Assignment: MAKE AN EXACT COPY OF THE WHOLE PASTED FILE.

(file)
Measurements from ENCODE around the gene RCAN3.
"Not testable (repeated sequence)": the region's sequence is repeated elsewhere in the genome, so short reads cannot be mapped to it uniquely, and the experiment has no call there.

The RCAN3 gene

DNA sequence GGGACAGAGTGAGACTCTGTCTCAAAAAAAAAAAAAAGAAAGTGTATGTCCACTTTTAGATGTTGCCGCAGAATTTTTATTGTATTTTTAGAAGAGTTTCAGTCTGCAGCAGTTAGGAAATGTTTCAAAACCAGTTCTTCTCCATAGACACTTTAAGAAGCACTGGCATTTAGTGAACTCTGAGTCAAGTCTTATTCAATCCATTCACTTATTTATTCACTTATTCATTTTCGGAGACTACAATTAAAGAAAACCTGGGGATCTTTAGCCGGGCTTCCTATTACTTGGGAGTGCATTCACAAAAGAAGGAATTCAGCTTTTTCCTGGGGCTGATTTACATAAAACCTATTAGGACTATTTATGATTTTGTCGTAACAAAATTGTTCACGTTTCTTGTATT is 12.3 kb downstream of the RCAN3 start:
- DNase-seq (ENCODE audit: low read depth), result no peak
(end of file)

Measurements from ENCODE around the gene RCAN3.
"Not testable (repeated sequence)": the region's sequence is repeated elsewhere in the genome, so short reads cannot be mapped to it uniquely, and the experiment has no call there.

The RCAN3 gene

DNA sequence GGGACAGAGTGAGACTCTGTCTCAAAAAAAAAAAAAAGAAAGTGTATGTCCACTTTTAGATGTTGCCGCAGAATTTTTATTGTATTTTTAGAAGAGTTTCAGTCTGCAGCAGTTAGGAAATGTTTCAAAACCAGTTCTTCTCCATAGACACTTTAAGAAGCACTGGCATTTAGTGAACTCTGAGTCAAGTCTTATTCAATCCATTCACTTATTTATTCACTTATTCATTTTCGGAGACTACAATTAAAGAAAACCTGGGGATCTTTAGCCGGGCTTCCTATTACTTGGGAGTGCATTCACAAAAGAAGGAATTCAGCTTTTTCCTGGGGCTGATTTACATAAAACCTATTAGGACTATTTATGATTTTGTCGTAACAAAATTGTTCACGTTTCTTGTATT is 12.3 kb downstream of the RCAN3 start:
- DNase-seq (ENCODE audit: low read depth), result no peak